Smith wound up at the Cecil C. Humpreys School of Law at the University of Memphis, where he graduated with a Juris Doctor degree in 2001.

Learning the ropes

Insurance defense firm Leitner, Williams, Dooley and Napolitan hired Smith out of law school and let him cut his teeth on workers’ compensation cases and car wrecks.

“I was struck by the seriousness of the work,” Smith says. “I was representing people who had been injured or whose livelihoods were at stake.”

Working at Leitner gave Smith a sink-or-swim mentality regarding the law. It also planted the seeds of the changes he would bring about at the public defender’s office years later.

“I’ve brought a large firm mentality to an area where there are few large firms. Most criminal defense firms consist of three or four attorneys who hang a shingle outside,” Smith points out. “But I manage this office like it’s a large law firm. That’s a result of my time at Leitner.”

Although Smith found a groove at Leitner, he only connected with his work on a superficial level. That changed after he started a two-man practice with a friend from law school, current Hamilton County Juvenile Court Judge Rob Philyaw.

“We decided working for big firms wasn’t for us; if we were going to work all the time, we wanted to work for ourselves,” Smith says. “So we opened an office on Signal Mountain in 2004.”

Smith got his first taste of criminal work while practicing with Philyaw. Like many new attorneys, he wet his feet handling shoplifting, reckless driving and other minor cases in Juvenile and General Sessions Courts. After Smith had learned his chops, judges started giving him weightier cases, such as those involving aggravated assault.

Smith’s first trial in Criminal Court involved the most serious charge he’d ever defended: first-degree murder. The defendant in the case faced up to 51 years in prison before becoming eligible for parole, but Smith and Philyaw mitigated the charges, and the jury came back with a verdict of voluntary manslaughter.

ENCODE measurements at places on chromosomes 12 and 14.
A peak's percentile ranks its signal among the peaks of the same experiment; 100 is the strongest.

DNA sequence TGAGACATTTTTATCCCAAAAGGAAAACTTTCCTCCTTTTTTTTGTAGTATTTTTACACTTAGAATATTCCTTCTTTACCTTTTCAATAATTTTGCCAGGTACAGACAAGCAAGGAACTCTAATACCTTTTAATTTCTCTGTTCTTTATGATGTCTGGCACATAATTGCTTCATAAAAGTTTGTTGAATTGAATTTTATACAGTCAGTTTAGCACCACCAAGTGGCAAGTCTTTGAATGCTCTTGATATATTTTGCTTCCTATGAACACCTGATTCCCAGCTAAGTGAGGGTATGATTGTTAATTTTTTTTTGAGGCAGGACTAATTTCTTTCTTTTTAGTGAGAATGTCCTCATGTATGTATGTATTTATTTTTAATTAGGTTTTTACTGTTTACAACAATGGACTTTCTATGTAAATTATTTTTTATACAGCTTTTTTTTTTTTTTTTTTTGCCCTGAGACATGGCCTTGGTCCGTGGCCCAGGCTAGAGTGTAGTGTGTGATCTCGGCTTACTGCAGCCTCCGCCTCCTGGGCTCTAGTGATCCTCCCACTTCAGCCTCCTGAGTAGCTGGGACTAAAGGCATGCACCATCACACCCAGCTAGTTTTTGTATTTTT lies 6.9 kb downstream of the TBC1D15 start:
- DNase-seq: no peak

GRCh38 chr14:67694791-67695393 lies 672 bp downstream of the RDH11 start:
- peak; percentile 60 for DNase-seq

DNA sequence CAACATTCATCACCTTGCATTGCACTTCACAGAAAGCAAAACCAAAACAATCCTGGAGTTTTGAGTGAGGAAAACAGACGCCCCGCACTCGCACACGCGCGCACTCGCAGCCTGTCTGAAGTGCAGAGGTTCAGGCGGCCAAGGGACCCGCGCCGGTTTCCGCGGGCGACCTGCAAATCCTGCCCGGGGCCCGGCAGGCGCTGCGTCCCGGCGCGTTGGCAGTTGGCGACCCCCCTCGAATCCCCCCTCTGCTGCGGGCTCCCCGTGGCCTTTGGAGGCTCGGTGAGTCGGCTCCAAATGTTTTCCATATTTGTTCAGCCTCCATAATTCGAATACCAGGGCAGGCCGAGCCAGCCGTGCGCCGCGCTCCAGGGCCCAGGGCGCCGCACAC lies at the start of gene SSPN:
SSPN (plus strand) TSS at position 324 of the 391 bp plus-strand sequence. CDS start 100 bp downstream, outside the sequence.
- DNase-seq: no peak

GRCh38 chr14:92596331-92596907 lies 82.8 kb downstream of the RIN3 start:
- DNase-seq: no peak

“That was the point at which Rob and I knew we could do criminal work,” Smith recalls.

The murder trial also marked the moment Smith made a deeper connection with the law. “I finally felt like an attorney,” Smith says. “I had given someone something of value in exchange for the money he had given me. I knew I had found my calling. I knew I would spend my life doing criminal work.”

While preparing for the trial, Smith demonstrated an ability for coming up with unique solutions to problems. Philyaw remembers one occasion when his partner surprised him by thinking outside the box.

“Steve filed a motion to have our defendant transported from the jail to the scene of the crime to walk us through the events surrounding the incident,” Philyaw recounts. “Despite my lackluster confidence in the motion, the following week, we were walking our client around the crime scene in bullet-proof vests, surrounded by armed escorts.”

As the first day of the trial neared, Smith and Philyaw had all but exhausted their efforts to prepare when they realized it had been a long time since either of them had fired a shotgun. The alleged murder weapon was a shotgun, so to be able to relate better to the jury, the two friends went out one evening and shot through several boxes of shells.

“It probably helped us with the jury and definitely helped us in other ways,” Philyaw says.

Other people noticed Smith’s abilities as well, including Cox, and in 2006, the district attorney invited him to work for him. Smith liked the idea of being devoted to criminal work, so he said yes.

“I wanted to be a part of the world of witnesses, victims and trials,” Smith adds. “There’s a difference between the civil and criminal bars. I felt more at ease with the latter group.”

Working as a prosecutor opened Smith’s eyes to the workings of the legal system as a whole.

“As a defense lawyer, I saw the perspective of my client. But as a prosecutor, I no longer had the pressure to collect money, advertise my services and manage an office. I was a lawyer in court 100 percent of the time,” Smith says.

“I gained more experience during the first few months of working at the DA’s office than a lifetime of private practice would have given me,” Smith continues. “I was handling 50 cases a day and going up against the best lawyers in town. I saw how Hank Hill and Jerry Summers presented a case.”

Smith took a few knocks from these attorneys on his way to becoming an effective prosecutor. In particular, he remembers having a hard time swallowing a lesson about the importance of the human element in jury trials while arguing a DUI case against Hill.

“I thought I had a slam dunk case. The defendant had blown an .08 on the breathalyzer test, which is at the threshold of being either intoxicated or impaired. Criminal defense attorneys will say the machine was wrong, knowing there’s a level of confidence in a .12 that a jury won’t have in a .08,” Smith remembers.

“But no matter how right you think you are as a prosecutor, there are other perspectives, and the most important perspective at the end of that day was that of the jurists,” Smith adds. “Hank didn’t focus on the legal aspect of the case – whether the machine should have read .07 or .08 – he played on the emotions of the jury. He convinced them to see the defendant as a good human being.”